From observation, some remedial actions like quarantine of all un-evacuated volumes and the holding back of all the affected products in transit (both truck and marine) put in place by NNPC since it received the report of the adulterated petrol on 20th January are on course. Earlier in the year, SON announced plans to standardise the nation’s oil and gas sector in its bid to enhance products and services quality attainment in the sector beginning from 2022. To this effect, the Director-General of SON, Mallam Farouk Salim inaugurated a Steering Committee to coordinate modalities for implementing the provisions of SON Act No 14 of 2015 as it relates to the nation’s oil and gas sector.
 
Other areas SON would resourcefully offer support towards standardisation of the industry include quality management system requirements for the petrochemical, oil and natural gas industry, basic offshore safety induction and emergency training amongst others. From reports, SON DG has tasked the in-house committee to enhance SON’s activities and strategic repositioning in the oil and gas industry to effectively regulate quality and promote international best practices, assuring that the organisation is prepared to overcome challenges that may arise in the course of striving to improve standardisation and quality assurance in the Oil and Gas Sector.
 
The imported petrol adulteration incident may have heightened the call for SON to be returned to the ports to complement what other agencies there are doing. Although a record shows that SON is already collaborating with other regulatory agencies as confirmed by the organisation’s Director, Public Relations, Bola Fashina, the time to step this up is now.
 
“SON has been working closely with agencies to ensure compliance to standards. On issues surrounding food and other regulated products, we are working closely with the National Agency for Food and Drug Administration and Control (NAFDAC), on the environment, we are working with the National Environmental Standards and Regulations Enforcement Agency (NESREA), we have a good collaborative relationship with the Nigeria Customs Service and other regulatory agencies in the country. But with the recent event, we are going to speed up our collaboration with other agencies,” Fashina said.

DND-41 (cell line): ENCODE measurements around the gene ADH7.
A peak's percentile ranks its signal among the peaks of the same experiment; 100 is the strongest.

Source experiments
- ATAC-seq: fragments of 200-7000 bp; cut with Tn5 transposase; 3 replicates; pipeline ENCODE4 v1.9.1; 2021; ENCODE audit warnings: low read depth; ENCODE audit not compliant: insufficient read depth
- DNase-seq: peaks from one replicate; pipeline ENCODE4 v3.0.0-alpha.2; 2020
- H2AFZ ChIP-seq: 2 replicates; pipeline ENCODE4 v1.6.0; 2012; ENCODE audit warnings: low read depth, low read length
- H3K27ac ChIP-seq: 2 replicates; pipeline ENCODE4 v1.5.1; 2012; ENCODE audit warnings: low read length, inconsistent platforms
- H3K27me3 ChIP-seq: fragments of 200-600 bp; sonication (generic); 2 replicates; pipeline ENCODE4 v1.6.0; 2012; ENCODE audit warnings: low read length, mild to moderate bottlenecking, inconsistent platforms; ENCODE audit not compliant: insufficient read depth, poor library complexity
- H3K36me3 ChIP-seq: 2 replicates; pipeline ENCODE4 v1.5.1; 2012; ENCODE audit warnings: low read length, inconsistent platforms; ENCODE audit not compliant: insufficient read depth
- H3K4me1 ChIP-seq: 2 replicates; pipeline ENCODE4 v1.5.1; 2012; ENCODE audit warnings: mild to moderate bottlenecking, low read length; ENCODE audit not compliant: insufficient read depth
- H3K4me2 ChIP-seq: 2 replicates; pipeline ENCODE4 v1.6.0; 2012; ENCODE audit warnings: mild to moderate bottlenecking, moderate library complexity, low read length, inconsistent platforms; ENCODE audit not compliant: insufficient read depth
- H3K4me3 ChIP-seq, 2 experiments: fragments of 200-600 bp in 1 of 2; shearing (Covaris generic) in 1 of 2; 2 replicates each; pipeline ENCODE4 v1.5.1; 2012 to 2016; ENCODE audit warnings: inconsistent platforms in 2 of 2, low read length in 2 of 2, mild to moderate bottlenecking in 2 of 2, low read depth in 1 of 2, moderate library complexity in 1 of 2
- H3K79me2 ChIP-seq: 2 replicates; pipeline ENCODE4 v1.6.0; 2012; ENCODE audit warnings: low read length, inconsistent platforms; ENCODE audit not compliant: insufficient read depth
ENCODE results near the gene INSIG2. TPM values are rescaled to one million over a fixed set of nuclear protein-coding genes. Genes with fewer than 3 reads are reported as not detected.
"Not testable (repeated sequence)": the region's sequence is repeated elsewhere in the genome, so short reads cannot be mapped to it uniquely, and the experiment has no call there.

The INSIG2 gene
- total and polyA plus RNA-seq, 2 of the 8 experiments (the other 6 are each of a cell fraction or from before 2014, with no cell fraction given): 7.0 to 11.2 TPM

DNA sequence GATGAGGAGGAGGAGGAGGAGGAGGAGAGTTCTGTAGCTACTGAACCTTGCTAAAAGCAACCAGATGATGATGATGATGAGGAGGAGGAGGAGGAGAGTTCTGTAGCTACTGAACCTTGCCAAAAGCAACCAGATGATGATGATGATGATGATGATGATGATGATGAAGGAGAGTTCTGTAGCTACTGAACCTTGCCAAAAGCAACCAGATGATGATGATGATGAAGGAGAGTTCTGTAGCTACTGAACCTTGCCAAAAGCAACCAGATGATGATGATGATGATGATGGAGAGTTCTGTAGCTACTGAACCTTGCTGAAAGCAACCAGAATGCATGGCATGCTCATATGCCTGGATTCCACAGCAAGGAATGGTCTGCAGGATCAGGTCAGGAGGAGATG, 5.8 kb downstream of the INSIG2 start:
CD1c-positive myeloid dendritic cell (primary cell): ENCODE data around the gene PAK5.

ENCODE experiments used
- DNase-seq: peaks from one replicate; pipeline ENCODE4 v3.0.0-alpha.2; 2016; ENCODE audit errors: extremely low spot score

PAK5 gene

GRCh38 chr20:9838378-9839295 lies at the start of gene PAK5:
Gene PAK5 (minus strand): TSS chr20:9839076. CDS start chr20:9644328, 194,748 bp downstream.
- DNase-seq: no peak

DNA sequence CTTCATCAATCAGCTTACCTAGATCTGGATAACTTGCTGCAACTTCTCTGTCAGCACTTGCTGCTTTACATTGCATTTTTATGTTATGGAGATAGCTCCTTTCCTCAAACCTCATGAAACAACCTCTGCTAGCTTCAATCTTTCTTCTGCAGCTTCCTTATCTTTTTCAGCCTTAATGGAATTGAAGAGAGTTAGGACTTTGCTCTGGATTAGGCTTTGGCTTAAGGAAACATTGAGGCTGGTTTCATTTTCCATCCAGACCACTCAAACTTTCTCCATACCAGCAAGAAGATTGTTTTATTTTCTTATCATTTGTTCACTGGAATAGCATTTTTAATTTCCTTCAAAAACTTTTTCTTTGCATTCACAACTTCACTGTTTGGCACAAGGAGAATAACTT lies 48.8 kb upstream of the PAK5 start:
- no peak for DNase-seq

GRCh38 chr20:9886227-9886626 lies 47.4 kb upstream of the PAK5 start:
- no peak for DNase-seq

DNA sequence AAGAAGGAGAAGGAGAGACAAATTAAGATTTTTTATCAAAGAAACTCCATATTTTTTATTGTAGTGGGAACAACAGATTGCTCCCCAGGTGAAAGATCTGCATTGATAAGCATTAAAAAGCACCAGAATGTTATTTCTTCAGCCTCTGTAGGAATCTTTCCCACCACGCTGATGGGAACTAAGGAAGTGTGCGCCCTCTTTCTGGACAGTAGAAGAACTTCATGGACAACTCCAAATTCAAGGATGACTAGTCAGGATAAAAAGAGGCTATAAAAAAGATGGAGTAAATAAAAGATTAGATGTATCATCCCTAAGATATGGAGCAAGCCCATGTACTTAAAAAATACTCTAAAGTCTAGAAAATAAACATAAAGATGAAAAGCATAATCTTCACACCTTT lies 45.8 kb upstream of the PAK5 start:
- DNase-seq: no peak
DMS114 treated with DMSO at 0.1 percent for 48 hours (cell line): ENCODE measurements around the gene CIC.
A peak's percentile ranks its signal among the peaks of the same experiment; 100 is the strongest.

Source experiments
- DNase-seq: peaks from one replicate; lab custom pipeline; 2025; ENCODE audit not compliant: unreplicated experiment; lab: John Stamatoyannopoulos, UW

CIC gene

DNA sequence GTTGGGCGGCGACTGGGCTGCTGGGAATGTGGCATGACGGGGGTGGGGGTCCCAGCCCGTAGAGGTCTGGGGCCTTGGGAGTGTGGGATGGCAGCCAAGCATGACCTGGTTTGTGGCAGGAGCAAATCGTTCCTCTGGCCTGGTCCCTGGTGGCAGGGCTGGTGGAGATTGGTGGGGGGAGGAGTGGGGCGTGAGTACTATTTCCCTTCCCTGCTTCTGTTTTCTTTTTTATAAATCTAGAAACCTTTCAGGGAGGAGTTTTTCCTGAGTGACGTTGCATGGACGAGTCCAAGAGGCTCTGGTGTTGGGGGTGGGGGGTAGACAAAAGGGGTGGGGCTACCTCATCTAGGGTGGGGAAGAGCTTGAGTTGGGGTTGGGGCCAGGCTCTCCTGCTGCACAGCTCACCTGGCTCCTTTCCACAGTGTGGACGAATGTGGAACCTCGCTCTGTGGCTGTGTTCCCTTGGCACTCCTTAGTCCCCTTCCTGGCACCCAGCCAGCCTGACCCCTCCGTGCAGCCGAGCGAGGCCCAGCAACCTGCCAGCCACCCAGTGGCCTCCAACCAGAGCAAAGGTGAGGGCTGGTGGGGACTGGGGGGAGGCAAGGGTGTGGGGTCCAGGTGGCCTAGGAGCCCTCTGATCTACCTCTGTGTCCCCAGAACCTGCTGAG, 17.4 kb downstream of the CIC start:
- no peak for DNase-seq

The hard struggle by NNPC and Nigerian Midstream and Downstream Petroleum Regulatory Authority (NMDPRA) to mop up the adulterated petrol from circulation is a sad reminder of the point that has been repeatedly made by the previous and current leadership of SON, the National Assembly and other stakeholders, that “it is easier to fight the influx of substandard products at the points of entry than chasing them around all over the country in markets and warehouses, among others.”
 
According to statistics, over 75 per cent of the products imported into the country come through the seaports and waterways. Immediate past Chairman of Nigeria’s Senate Committee on Industry, Sam Egwu, emphasized this point with a call for the return of SON to the nation’s ports during one of the committee’s oversight functions to SON’s offices and laboratories in Lagos.
 
“Nigeria is import-dependent, with porous borders and for them not to be at the port to inspect these goods first-hand is not good enough. They should be allowed to be at the ports to see these products before they enter the market,” Egwu said.
 
This was also echoed by the chairman, House of Representatives Committee on Industry, Enitan Dolapo-Badru, at an oversight visit to SON’s laboratory in Lagos. However, SON has appealed to the National Assembly to support its quest to establish more laboratories in the country, stressing that the agency is inundated with so many goods to certify, monitor and test, especially at this time when the African Continental Free Trade Agreement (AfCFTA) has taken full flight. Thus, all hands must be on deck.
 
Umegboro is a public affairs analyst, while Odeh is an environmental analyst.